In Part Three of the Tim Mountford story we learned what is was like to travel around Europe as part of the Stayer circus, racing behind the big motors as high speeds. In this final, Part Four of Tim's interview, he tells us about some of the secrets to securing race contracts in the European Six Days, his favourite memories of top level track racing, some of the characters he conspired with, deciding to retire and open a chain of bike shops in Silicon Valley, and his induction into the US Cycling Hall of Fame.
In Part Two of the Tim Mountford story we heard how he received his first professional contract on the famous Kuipke boards in Gent, to landing a contract with Peter Post and his TI Raleigh squad, eventually retiring and setting up a bike shop business. Here we roll back a couple of years to find out more about his experiences behind the 'big motors'...
The good news is that Scotland is eligible to field a team in the UCI Track Nations Cup events and encouragingly, we have around a dozen riders vying for a ride. One of those on the squad is 19 year-old Matti Dobbins from Bridge of Weir, who as a junior was a Scottish track champion across multi-disciplines and has been trialling with the GB squad at Manchester, focusing on making the GB and Scottish Team Pursuit squads.
In Part One of the Tim Mountford story we heard how the eighteen year-old Tim was living on his own, sharing a flat with another rider, working at a local bike shop and training for the 1964 Olympic Games in Tokyo, as well as being creating and being the chief editor of a cycling magazine titled the "Southern California Cycling Journal". Tim went on to race in two Olympic Games and competed at world level in the tandem sprint before turning to the Professional Six Day scene and working his way up through various sponsors and contracts to land the biggie; a place on the famous TI Raleigh team managed by the legendary Peter Post.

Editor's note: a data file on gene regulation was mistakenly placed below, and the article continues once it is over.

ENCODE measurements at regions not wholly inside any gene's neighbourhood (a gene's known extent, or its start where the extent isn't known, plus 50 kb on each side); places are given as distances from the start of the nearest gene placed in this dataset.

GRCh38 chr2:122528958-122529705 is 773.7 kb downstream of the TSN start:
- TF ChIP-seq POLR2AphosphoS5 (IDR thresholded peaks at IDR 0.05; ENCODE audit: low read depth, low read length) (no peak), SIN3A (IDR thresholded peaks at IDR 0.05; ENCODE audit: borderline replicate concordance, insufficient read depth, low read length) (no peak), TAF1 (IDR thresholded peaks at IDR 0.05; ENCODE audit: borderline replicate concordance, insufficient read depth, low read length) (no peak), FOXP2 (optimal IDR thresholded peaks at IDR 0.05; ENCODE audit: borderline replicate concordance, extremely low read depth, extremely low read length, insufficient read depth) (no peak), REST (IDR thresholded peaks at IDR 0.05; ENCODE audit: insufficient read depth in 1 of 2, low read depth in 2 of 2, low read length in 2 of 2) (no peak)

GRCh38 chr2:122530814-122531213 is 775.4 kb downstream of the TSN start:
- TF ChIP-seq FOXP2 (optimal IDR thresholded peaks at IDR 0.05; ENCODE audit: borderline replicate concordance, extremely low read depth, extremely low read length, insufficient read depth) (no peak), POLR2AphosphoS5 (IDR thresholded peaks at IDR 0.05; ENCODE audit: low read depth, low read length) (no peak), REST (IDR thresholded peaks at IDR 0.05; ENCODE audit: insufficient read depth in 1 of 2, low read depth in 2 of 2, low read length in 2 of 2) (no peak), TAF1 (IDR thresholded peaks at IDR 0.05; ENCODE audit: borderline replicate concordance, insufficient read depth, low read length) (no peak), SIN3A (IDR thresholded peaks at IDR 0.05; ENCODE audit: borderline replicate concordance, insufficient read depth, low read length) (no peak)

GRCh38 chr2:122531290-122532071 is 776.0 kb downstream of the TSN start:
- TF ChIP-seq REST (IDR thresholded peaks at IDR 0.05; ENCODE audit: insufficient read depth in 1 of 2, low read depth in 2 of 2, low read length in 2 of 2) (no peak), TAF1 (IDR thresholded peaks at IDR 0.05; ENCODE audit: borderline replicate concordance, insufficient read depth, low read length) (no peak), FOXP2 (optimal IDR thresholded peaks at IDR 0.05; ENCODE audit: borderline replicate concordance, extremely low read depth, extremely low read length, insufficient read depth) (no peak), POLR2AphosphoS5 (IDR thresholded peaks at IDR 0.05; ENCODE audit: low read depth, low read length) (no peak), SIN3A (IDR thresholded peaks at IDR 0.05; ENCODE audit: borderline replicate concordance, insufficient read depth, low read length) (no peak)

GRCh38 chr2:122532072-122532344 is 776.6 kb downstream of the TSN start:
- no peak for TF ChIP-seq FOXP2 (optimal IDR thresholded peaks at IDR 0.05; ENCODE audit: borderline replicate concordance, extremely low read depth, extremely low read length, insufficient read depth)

Tim Mountford was one of the pioneers of US professional cycling in the 60’s and 70’s; he recently gave freely of his time to tell VeloVeritas about his adventures in what was a golden age for European cycling.
When a man named Merckx emails us from The Netherlands and tells us that he likes our website and that he has a collection of 2,300 plus cycling jerseys, we have to pay attention, right?
Soigneurs; they shouldn’t be too young – they have to have lived a bit; they should be mysterious; surrounded by an aura of camphor and early season changing rooms; of few, gruff words; have hands like shovels... but blonde, cute, smiling, chatty, cheerful, Californian – and a woman? That was – and is – Ms. Shelley Verses, the first female to break into the closed world of pro cycling as a soigneur with Motorola, La Vie Claire, Toshiba and TVM.
Joe Nally is a resilient lad. He's gone out and got himself a ride with French Division Two équipe, Team Elite Restauration 89 based in Toucy for season 2021. Not a bad move in our opinion; the French scene may not be as strong as it once was but it’ll certainly provide more and better racing than Joe would have access to in the UK.
It was May 1981 when Phil O'Connor took his first race picture; Manxman, Steve Joughin winning a stage of the Tour of Britain, 'Milk Race' as it hurtled into Bournemouth - some months later he managed to get it published in a cycling magazine.
Covid having put paid to her 2020, ‘End to End’ bid after her brave but ultimately unsuccessful 2019 attempt, Christina Mackenzie (Stirlingshire Bicycle Club) had to re-focus and made the CTT 12 Hour Championship her goal for the year. ‘Mission accomplished,’ winning by some 12 miles with a provisional 251.64 miles on a tough course in equally tough conditions.
As the sleeping beast that is the 2020 cycling season stirs after it’s long snooze, we thought it would be good to look at how Scotland’s ‘Young Turks’ spent lock down and what their plans are for the rest of this strange year.
It's been a while since we ranted, so in this edition of the VeloVeritas View we offer a thought or two on Strava, Zwift, Everesting and other Covid-19 aspects of cycling - as well as whether we consider jockey wheels for a grand a good deal...